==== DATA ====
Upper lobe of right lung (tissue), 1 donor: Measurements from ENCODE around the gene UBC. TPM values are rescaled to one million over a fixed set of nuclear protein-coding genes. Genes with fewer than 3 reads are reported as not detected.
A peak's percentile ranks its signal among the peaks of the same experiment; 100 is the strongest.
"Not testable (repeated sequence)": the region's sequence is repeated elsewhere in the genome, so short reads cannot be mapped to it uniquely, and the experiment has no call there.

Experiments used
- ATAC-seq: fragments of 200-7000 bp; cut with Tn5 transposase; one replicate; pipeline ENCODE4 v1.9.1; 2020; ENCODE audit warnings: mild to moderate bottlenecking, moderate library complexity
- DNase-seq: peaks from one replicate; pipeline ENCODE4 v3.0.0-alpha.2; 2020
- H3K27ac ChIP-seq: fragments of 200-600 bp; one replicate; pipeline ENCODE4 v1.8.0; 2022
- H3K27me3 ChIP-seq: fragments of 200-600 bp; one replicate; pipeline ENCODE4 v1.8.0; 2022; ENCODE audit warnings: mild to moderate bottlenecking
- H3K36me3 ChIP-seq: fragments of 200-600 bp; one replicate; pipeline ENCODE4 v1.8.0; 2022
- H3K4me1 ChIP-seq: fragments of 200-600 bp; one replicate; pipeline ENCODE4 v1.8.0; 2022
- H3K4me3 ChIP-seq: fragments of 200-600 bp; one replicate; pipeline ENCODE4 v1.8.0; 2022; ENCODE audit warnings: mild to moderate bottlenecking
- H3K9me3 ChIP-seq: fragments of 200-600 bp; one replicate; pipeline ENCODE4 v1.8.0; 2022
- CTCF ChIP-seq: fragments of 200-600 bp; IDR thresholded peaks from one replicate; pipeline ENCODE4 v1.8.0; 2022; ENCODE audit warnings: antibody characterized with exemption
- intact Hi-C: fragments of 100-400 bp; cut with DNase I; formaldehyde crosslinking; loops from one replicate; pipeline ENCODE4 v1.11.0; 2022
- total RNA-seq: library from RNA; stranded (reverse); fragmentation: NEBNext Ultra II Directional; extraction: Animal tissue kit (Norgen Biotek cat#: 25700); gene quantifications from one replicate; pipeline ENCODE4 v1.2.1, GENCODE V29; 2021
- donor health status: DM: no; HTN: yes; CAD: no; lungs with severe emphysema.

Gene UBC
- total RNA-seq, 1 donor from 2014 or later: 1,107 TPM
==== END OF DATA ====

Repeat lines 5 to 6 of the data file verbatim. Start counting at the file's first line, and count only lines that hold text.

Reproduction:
- ATAC-seq: fragments of 200-7000 bp; cut with Tn5 transposase; one replicate; pipeline ENCODE4 v1.9.1; 2020; ENCODE audit warnings: mild to moderate bottlenecking, moderate library complexity
- DNase-seq: peaks from one replicate; pipeline ENCODE4 v3.0.0-alpha.2; 2020